Radio Frequency Identification Technologies and Issues in Healthcare

Radio Frequency Identification Technologies and Issues in Healthcare

Amber A. Smith-Ditizio (Texas Woman's University, USA) and Alan D. Smith (Robert Morris University, USA)
Copyright: © 2019 |Pages: 13
DOI: 10.4018/978-1-5225-7489-7.ch035

Abstract

One of the most compelling cases for RFID-embedded technologies in the healthcare field has been made by documenting increased efficiency in supply chain performance measurements, which generally consist of financial and non-financial indicators. The chapter suggests that patient flows and safety are key measures of hospital operation efficiency. Process bottlenecks in hospitals can delay discharge times and lead to higher costs and lower quality of service, which in turn affects the overall performance and business of the hospital. Hospitals have struggled to control costs, and RFID-embedded technologies should allow management to prioritize their technology spending and reduce total cost of suppliers and operational expenses.
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Introduction

Barcodes and related identification technologies have been used to control inventory and supply chain management (SCM) for some time, especially in retail and purchasing applications (Aldaihani & Darwish, 2013; Azadeh, Gholizadeh, & Jeihoonian, 2013; Bhamu, Khandelwal, & Sangwan, 2013). Barcoding equipment is fairly inexpensive and easy to use as compared to other AIDC technologies (Smith, 2011; Smith, Smith, & Baker, 2011; Smith & Rupp, 2013; Visich, Li, Khumawala, & Reyes, (2009; Wilson, 1995; Wyld, (2006). However, certain limitations create the need for a new approach to increase efficiency (Drejer & Riis, 2000; Dutta, Lee, & Whang, 2007; Fisher & Monahan, 2008; Fumi, Scarabotti, & Schiraldi, 2013). Barcodes are only accurate if items are continuously scanned in and out as they move along the supply system. An employee must ensure an item is scanned at each stage, or entry and exit point. An example of this would be a delivery driver that scans packages as a truck is loaded and scans the package at the delivery point. If the package is not scanned, the action is not accurately recorded. Barcodes require an employee to physically inspect the item for scanning purposes to ensure inventory accuracy and determine the product’s location, while Radio Frequency Identification (RFID) conveniently tracks products through radio waves, designed to improve operational efficiency.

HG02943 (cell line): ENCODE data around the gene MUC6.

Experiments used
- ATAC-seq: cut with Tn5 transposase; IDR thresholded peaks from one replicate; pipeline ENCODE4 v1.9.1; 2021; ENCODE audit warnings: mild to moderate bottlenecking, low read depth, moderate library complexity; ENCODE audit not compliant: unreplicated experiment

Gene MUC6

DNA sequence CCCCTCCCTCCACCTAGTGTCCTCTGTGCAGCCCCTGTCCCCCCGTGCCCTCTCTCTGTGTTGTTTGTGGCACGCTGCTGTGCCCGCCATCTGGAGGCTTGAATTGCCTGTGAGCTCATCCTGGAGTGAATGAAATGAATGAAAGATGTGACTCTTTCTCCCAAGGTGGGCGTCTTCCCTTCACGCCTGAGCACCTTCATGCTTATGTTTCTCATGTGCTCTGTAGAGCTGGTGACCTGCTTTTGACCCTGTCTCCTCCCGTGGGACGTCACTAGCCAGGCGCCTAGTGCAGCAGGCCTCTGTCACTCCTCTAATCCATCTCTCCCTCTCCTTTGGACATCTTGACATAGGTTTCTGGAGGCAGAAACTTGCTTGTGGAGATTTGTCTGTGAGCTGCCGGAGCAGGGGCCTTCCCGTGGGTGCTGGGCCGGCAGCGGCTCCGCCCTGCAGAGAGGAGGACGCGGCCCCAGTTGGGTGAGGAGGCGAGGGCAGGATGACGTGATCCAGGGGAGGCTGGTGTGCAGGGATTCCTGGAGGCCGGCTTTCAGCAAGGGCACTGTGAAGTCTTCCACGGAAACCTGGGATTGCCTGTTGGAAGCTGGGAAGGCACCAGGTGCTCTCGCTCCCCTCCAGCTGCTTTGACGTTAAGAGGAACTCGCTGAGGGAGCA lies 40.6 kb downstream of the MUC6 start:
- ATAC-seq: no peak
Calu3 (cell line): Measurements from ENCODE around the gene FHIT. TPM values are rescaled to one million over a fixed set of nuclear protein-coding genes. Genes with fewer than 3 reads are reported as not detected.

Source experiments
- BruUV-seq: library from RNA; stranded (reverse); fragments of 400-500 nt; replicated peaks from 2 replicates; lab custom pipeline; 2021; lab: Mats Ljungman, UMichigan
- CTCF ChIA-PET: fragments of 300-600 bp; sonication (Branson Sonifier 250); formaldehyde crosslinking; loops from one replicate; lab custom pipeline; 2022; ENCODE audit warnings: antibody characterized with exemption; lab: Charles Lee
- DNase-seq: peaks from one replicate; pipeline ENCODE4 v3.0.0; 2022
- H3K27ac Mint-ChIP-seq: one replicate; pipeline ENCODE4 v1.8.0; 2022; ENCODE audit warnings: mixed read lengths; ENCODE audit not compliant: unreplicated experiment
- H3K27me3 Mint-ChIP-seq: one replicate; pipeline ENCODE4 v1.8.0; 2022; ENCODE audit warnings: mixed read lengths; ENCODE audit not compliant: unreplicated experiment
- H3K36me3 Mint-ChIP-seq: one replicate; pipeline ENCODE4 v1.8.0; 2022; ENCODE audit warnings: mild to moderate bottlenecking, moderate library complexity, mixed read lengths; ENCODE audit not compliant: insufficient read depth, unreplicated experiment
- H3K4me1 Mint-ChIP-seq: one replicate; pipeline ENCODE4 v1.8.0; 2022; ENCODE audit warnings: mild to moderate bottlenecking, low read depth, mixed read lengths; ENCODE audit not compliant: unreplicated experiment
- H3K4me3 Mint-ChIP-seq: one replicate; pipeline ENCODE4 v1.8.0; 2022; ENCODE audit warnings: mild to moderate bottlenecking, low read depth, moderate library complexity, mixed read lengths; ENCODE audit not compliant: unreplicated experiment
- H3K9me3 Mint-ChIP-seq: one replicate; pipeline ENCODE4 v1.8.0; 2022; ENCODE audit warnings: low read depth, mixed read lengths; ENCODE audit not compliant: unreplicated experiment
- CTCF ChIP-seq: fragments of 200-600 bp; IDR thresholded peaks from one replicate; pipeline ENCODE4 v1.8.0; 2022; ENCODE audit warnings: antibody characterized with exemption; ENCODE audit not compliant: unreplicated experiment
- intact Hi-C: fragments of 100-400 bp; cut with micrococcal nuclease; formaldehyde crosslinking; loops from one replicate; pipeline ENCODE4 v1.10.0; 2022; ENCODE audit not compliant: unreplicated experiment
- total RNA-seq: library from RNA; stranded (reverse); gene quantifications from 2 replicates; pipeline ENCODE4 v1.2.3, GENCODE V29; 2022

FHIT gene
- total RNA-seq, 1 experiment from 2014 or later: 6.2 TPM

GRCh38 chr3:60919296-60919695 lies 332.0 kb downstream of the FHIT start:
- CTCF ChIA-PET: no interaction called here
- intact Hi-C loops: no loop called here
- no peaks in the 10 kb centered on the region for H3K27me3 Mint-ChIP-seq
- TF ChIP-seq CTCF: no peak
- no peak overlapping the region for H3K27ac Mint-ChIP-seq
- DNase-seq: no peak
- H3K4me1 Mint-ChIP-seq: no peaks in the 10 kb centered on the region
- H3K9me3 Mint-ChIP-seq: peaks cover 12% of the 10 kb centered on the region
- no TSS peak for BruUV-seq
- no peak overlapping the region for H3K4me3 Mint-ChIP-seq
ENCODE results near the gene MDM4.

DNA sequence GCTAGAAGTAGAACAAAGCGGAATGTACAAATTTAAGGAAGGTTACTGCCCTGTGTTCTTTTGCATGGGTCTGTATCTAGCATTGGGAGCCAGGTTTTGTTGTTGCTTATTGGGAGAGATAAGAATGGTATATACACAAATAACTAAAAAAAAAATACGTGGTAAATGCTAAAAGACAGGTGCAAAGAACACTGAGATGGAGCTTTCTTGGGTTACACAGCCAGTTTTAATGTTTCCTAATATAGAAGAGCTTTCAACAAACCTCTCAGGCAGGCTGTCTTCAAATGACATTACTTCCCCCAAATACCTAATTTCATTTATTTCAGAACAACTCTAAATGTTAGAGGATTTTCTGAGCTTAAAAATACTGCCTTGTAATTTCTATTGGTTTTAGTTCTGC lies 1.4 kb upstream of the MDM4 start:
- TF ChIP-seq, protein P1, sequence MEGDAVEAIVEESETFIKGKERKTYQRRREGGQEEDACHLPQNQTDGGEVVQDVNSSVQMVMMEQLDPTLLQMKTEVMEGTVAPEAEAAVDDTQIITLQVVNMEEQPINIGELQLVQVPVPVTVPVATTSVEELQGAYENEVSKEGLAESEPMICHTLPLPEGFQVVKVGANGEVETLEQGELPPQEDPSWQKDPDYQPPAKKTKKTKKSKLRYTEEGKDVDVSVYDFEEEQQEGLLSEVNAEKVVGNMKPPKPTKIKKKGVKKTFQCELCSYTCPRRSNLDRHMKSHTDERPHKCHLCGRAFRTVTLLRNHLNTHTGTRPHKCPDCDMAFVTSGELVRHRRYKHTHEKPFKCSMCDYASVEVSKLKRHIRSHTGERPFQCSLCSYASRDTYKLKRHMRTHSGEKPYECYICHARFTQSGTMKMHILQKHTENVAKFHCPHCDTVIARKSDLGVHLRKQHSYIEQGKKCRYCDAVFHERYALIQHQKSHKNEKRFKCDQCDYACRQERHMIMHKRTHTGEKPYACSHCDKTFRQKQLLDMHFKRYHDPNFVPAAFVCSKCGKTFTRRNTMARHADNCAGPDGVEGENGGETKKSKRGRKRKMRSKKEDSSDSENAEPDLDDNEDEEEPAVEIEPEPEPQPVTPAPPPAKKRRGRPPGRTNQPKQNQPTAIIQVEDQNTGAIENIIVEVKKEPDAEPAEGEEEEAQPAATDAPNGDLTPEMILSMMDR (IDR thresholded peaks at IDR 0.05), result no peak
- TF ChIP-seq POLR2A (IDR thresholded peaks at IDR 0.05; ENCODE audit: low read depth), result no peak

RFID technologies helped Walmart to control its inventory and track product movements along its supply chain (Tarofdor, Marthandan, Mohan & Tarofdor, 2013). Furthermore, RFID has been used in the identification of stray pets, which is known as chipping and in transportation, in addition to sports. Experimentation with RFID in soccer may soon allow a visually impaired player to participate in the game by integration of computers and video cameras, along with an active RFID tag to signal to the player through a set of audio headphones (Zare, McMullen & McCune, 2014).

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